Students at Le Cordon Bleu College of Culinary Arts, 361 W. Chestnut during Janna Gur, Israeli cookbook author and food specialist presentation, Monday, May 7, 2012. | John H. White~Chicago Sun-Times.
David Roeder reports on real estate at 6:22 p.m. every Thursday on WBBM-AM (780) and WBBM-FM (105.9). The reports are repeated at 10:22 p.m. Thursday and 7:22 a.m. Sunday.
Updated: November 12, 2012 8:28AM
Shares of Schaumburg-based Career Education (CECO) plummeted to a 52-week low Friday after executives reported a steep third-quarter loss and a coming shutdown of a quarter of its locations. The company calls them “campuses,” but that seems too grandiose a word. Chairman Steven Lesnik told analysts in a conference call that there are more losses to come.
“Even as we pursue a long-range strategy, we need to adjust to the current environment and make expedient adjustments right now,” Lesnik said. The provider of for-profit higher education is closing 23 locations and laying off 900 workers around the country, including some at the corporate headquarters. He declined to say which locations will be shuttered.
Lesnik, however, spoke about staff that has been added in ethics and compliance and he talked gamely of a corporate spirit in “partnering with external regulators and creditors.”
He meant that as a positive, but it only conjures up the challenges Career Education faces. Investors are voting with their feet: shares Friday fell 14 percent to $2.93. They have fallen more than 80 percent since the summer of 2011.
The entire sector of for-profit education is under scrutiny that’s liable to continue with the re-election of President Barack Obama. Federal investigations have found many schools becoming degree mills that run with little regard for their students’ employment prospects. They also depend heavily on federal money for tuition support, and Uncle Sam is demanding accountability and higher standards.
Career Education has been accused of reporting false job placement data to attract students. Lesnik said it has fixed the ethical lapses. Its schools have operated for years, but when doing the right thing requires a concerted effort, you have to wonder about the culture of the place.
The company’s schools include Le Cordon Bleu North America and American InterContinental University.
The company lost $33.1 million, 50 cents a share, during the third quarter, vs. a profit of $10.6 million, 10 cents a share, for the same period last year. Revenue was down 22 percent, almost directly in line with a 23 percent fall off in enrollment.
A $185 million line of credit for Career Education has expired, and the company has yet to secure a replacement.
Lesnik said the company is investing in new personalized learning techniques that he promised will set the pace for the industry. It’s the kind of innovation that the private sector can afford while the public sector deals with budget cutbacks, he said.
But his problem runs deeper than access to capital. Access to integrity will decide the company’s fate.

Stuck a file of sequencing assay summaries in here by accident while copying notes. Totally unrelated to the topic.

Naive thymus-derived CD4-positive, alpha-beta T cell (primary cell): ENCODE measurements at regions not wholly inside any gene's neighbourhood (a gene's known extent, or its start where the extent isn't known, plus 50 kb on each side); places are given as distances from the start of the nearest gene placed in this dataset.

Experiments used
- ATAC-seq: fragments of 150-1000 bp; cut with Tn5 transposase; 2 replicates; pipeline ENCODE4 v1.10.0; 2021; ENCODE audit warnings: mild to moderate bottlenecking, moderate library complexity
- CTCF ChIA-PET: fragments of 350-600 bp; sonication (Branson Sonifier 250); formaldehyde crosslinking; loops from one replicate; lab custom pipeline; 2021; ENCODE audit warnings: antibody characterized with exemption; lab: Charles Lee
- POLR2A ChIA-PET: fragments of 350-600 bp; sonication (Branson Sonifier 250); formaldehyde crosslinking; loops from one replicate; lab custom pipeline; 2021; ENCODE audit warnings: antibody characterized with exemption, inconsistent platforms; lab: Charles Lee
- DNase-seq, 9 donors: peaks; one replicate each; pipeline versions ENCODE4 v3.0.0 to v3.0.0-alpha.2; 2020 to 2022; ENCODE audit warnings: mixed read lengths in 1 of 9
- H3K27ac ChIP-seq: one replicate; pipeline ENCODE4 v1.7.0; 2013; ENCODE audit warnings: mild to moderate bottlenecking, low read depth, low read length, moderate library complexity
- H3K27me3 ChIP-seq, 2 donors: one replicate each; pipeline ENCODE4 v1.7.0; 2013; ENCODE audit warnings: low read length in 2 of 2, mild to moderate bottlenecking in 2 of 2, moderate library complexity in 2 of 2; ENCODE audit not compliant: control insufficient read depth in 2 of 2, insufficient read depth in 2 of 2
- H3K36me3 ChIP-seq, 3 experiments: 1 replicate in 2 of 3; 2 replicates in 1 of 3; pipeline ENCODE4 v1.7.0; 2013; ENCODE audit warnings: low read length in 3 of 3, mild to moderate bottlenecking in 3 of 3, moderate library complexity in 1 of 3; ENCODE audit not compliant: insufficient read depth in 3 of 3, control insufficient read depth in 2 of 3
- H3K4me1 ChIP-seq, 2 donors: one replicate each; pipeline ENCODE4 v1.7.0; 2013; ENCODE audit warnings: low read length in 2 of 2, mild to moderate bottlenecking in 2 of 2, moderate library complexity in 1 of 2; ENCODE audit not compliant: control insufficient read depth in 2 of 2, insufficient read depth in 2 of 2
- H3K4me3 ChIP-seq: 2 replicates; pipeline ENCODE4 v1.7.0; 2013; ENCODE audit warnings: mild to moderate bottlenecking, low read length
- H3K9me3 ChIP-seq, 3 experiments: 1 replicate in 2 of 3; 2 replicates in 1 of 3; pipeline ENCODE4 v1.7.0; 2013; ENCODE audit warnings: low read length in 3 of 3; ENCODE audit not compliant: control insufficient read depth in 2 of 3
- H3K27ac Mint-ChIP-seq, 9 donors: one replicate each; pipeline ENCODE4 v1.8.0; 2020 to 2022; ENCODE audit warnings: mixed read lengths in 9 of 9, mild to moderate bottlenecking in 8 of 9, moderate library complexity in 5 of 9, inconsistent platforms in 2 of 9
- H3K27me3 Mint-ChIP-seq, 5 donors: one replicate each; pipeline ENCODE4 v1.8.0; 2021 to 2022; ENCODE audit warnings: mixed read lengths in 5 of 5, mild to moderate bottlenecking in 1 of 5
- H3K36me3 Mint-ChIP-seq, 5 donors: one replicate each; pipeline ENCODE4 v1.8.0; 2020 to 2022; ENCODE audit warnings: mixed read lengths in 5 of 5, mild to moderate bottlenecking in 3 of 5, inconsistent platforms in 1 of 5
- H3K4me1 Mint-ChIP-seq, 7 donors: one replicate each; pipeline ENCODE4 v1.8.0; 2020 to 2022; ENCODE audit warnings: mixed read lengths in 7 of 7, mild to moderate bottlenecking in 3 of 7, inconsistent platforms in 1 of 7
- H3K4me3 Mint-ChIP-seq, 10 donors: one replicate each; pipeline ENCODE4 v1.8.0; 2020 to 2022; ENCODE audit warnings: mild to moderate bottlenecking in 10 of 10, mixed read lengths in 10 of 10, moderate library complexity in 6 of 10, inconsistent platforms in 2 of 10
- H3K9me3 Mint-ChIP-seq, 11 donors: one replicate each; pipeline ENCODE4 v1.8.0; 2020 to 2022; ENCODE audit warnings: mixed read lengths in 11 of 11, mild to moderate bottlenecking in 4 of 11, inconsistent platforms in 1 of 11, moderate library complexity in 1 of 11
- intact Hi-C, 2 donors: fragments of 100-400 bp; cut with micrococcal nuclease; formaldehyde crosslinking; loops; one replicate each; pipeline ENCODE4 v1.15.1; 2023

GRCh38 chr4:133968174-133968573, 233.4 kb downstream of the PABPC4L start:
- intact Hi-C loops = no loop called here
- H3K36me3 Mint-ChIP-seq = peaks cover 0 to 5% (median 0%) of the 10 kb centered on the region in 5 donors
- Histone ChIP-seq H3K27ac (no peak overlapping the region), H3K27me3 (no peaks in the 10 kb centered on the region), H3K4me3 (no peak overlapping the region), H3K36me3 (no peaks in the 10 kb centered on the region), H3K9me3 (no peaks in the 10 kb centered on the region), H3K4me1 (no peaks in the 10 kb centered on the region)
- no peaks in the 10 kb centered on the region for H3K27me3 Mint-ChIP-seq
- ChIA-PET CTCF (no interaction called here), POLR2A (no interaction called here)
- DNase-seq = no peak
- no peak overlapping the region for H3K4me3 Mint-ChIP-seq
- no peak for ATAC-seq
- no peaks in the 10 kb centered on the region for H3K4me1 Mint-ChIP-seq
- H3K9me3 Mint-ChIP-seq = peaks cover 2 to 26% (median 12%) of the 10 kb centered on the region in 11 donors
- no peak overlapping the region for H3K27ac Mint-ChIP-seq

INBOX TO OUTHOUSE: Groupon (GRPN) shares fell about 30 percent to a new all-time low of $2.76 Friday, and there’s a temptation to speak of the daily deals company in the past tense. Last week’s earnings showed that the Groupon as we know it, with its emailed coupons, has nearly run its course, but its direct selling segment is growing. Face it, Groupon will try to be a retailer like Amazon (AMZN), possibly as a private company. When your shares go for less than a latte, why bear the expense of publicly reporting results?
LAW OF AVERAGES: How many times haven’t you read a piece about investments that touts the merits of dollar-cost averaging, or DCA? It’s an article of faith among financial planners that DCA, buying stocks a little at a time vs. doing it in a lump sum, will spread out the risk over time.
A study by mutual fund firm Vanguard Group is shaking things up by claiming DCA doesn’t work. It looked at a variety of scenarios in markets in the United States, United Kingdom and Australia and concluded that all DCA does is defer risk until later.
SOCIAL AWARENESS: Chicago-based Northern Trust (NTRS) has signed an agreement with MSCI Inc. to offer an expanded choice of investment options that follow social criteria. MSCI is a leader in what’s called ESG research, which stands for screening of stocks by environmental, social and governance standards. Northern Trust said more clients are examining their portfolios for their impacts on climate change, among other concerns.
SNAKE EYES: The Wall Street Journal said casino mogul Sheldon Adelson didn’t see much of a return for the $53 million he spent supporting political candidates, including Mitt Romney. Only one of the eight won.
The guy would have done better at his own craps tables.
CLOSING QUOTE: “If, like us, you believe there are dangers in the years ahead, but that U.S. growth will push profits higher over time and that the odds of a positive turn in fiscal policy are real, then equities are really cheap.” — Brian Wesbury, chief economist, Bob Stein, senior economist, First Trust Advisors